Alan Gaffney: Australia will fear Ireland in three-Test series

Former Munster coach impressed with the strength in depth of Joe Schmidt’s squad

Alan Gaffney: “I just think they are very, very strong and they have got a lot of depth at the present time and full credit to the coaches all over the provinces.”  Photograph: Dan Sheridan/Inpho

Alan Gaffney: “I just think they are very, very strong and they have got a lot of depth at the present time and full credit to the coaches all over the provinces.” Photograph: Dan Sheridan/Inpho

 

Australia will fear Ireland, when they host them in their first ever three-match Test series next year, because of what Joe Schmidt’s side have achieved in the past two years, said former Munster head coach Alan Gaffney.

Gaffney, now coaching in Australia and a household name in Irish rugby after spells with Munster, Leinster and Irish squads from 2000 to 2011, was speaking as the country’s rugby union announced the three games in June 2018 on the visit of President Michael D Higgins to its headquarters in Sydney.

Now the national elites performance coach for Australia, Gaffney cited the Irish victories over Australia, New Zealand, England and South Africa in 2016 – the only team to beat all the top-tier sides – and the country’s performances in the Six Nations as reasons why the Wallabies should be concerned when the two sides face off in Brisbane (June 9th), Melbourne (June 16th) and Sydney (June 23rd)

“To go out and do what they have done; they beat New Zealand, they beat Australia and had a very successful Six Nations – didn’t win it last year but Joe will be obviously looking to turn that around next year and turn the tables on England,” he said.

“I just think they are very, very strong and they have got a lot of depth at the present time and full credit to the coaches all over the provinces.”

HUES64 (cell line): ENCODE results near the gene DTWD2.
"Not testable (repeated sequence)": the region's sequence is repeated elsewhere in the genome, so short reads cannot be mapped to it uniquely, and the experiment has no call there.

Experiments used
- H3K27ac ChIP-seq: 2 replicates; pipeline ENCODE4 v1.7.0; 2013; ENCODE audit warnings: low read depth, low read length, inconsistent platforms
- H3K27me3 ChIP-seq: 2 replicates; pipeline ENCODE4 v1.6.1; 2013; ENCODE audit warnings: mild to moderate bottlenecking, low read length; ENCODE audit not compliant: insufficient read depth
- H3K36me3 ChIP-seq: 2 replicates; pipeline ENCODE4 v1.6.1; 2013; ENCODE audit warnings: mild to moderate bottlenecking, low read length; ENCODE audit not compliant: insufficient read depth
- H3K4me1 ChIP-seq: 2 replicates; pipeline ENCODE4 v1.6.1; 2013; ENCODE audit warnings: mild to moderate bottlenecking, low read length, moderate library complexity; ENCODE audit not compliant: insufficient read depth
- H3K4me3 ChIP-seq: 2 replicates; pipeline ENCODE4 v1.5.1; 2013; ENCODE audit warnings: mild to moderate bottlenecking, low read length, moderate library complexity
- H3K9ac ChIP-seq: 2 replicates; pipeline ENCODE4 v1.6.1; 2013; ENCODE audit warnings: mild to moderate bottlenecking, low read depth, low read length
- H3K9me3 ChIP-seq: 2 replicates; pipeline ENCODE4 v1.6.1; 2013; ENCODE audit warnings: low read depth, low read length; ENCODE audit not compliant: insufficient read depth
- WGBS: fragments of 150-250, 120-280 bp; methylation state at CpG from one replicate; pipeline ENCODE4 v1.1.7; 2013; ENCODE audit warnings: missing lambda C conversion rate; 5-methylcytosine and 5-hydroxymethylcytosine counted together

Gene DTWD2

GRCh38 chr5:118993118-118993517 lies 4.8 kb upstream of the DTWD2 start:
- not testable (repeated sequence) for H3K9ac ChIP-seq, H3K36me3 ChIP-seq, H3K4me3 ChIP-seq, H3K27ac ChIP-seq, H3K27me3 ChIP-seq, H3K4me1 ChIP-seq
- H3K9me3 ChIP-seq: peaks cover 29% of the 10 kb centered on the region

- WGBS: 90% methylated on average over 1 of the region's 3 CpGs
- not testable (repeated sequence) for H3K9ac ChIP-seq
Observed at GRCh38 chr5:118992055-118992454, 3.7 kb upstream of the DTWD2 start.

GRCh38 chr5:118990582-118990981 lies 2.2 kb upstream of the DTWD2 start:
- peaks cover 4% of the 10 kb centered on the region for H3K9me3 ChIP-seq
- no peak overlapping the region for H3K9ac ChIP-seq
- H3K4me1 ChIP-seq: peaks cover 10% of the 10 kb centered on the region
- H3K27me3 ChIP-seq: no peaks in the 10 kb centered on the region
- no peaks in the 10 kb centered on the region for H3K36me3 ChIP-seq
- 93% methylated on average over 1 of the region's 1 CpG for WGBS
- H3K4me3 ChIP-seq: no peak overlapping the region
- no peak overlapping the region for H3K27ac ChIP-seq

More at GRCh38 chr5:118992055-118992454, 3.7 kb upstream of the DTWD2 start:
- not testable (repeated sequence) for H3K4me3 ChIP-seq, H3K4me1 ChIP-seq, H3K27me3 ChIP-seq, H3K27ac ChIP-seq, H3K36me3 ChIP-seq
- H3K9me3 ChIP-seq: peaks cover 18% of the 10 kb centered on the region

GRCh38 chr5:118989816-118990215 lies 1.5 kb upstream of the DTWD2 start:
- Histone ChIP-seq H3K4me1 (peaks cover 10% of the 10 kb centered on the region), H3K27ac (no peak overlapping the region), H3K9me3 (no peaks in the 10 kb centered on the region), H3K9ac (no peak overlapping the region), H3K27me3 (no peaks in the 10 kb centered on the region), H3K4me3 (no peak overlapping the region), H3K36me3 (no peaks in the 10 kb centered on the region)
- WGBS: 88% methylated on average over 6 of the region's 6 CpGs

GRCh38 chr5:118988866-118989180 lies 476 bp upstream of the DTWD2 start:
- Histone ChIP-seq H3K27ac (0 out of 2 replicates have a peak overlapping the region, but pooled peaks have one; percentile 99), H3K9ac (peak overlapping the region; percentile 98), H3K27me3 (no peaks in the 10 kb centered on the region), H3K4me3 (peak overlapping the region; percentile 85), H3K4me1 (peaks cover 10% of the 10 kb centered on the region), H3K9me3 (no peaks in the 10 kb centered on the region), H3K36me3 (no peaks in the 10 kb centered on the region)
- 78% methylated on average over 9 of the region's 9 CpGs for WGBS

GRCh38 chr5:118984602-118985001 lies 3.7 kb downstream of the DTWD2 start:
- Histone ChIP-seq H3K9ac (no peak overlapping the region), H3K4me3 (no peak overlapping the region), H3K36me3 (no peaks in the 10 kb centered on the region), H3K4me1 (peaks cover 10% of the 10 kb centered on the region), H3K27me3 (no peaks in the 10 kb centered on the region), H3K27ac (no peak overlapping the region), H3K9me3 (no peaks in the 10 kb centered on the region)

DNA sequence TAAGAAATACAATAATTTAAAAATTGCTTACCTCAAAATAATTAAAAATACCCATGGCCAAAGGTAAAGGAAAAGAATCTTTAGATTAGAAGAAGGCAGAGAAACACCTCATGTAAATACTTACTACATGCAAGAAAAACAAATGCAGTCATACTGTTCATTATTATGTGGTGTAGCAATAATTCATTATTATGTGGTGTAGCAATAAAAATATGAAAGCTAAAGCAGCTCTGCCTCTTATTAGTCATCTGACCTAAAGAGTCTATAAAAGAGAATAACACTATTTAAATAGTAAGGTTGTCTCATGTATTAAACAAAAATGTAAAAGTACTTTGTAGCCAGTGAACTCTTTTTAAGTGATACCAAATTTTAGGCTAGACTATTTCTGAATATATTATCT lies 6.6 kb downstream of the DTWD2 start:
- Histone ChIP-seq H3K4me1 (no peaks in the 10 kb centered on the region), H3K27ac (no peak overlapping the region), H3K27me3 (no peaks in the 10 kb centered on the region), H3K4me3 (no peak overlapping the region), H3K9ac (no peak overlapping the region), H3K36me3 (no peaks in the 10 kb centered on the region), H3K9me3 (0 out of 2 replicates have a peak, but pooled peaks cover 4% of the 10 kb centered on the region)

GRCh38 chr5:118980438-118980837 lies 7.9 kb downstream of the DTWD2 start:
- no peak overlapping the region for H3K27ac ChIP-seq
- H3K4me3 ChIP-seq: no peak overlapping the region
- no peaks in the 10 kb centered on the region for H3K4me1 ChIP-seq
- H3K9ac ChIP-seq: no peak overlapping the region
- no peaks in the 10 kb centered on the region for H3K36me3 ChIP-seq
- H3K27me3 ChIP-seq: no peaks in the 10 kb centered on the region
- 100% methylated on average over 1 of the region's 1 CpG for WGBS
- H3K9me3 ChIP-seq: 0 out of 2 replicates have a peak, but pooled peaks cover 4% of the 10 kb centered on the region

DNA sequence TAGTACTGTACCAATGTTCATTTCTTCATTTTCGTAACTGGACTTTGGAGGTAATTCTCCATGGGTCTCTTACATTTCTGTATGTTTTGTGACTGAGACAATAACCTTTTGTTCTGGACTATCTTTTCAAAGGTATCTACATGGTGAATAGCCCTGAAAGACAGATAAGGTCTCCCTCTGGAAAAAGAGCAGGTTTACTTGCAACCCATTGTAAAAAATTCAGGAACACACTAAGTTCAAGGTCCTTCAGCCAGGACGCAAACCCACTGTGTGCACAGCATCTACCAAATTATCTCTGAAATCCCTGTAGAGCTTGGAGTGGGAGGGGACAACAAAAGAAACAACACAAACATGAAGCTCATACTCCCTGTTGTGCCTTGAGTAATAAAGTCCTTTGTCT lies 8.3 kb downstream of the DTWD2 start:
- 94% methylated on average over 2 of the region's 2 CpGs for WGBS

He pointed to the strength and depth of the Irish squad and the guidance of coach Schmidt.

“They have done a fantastic job over a long period of time now going through what they once probably termed ‘The Golden Years’ when all those young boys were coming through with Munster and with your O’Driscolls, your D’Arcys, your Hickies,” said Gaffney.

“Beyond this, they have kept producing key players over a long period of time. They have got strength in a lot of positions. Once upon a time in years gone past, it was Ronan playing 10, Ronan playing 10 and Ronan playing 10, and then obviously Johnny came through and there is a lot of depth in every position now.”

He pointed to the continued strength of Leinster, Munster and Ulster and the development of Connacht into a strong force in Irish rugby as complimenting the national side through the hard work of the provinces.

Close friend

Gaffney said that Australia would be worried about Ireland’s “very strong” forward pack and scrum.

“Depending on what backs they run with, there is a lot of oomph in that back line. They are very solid in the midfield but they have got a lot of skill at the same time,” he said.

Gaffney said his close friend, Anthony “Axel” Foley, the late Munster coach who died suddenly in October 2016 at the age of 42, was in his thoughts this week. He sent Foley’s widow Olive a message on the first anniversary of his death on Monday and she replied.

“She said that he had sent the storm,” Gaffney said, with a smile, referring to Hurricane Ophelia that swept through the province on the same day.

She assured him that one year on she was being comforted by “three things: faith, family and friends”.

The Australian said he became a very close friend to Foley when he moved to Munster.

“We have remained very close friends with the family. When he died 12 months ago, I just had to go back. There was no question. Otherwise I would have been cranky with myself for the rest of my life. Only because he was such a terrific person. It is just such a pity,” he said.

He still pines for Ireland after coaching there for more than a decade.

“I miss Thomond Park enormously; I even miss Donnybrook,” he said, with a laugh. “I do miss Ireland. If I had plenty of money and I was able to spend six months there and six months here, I would.”

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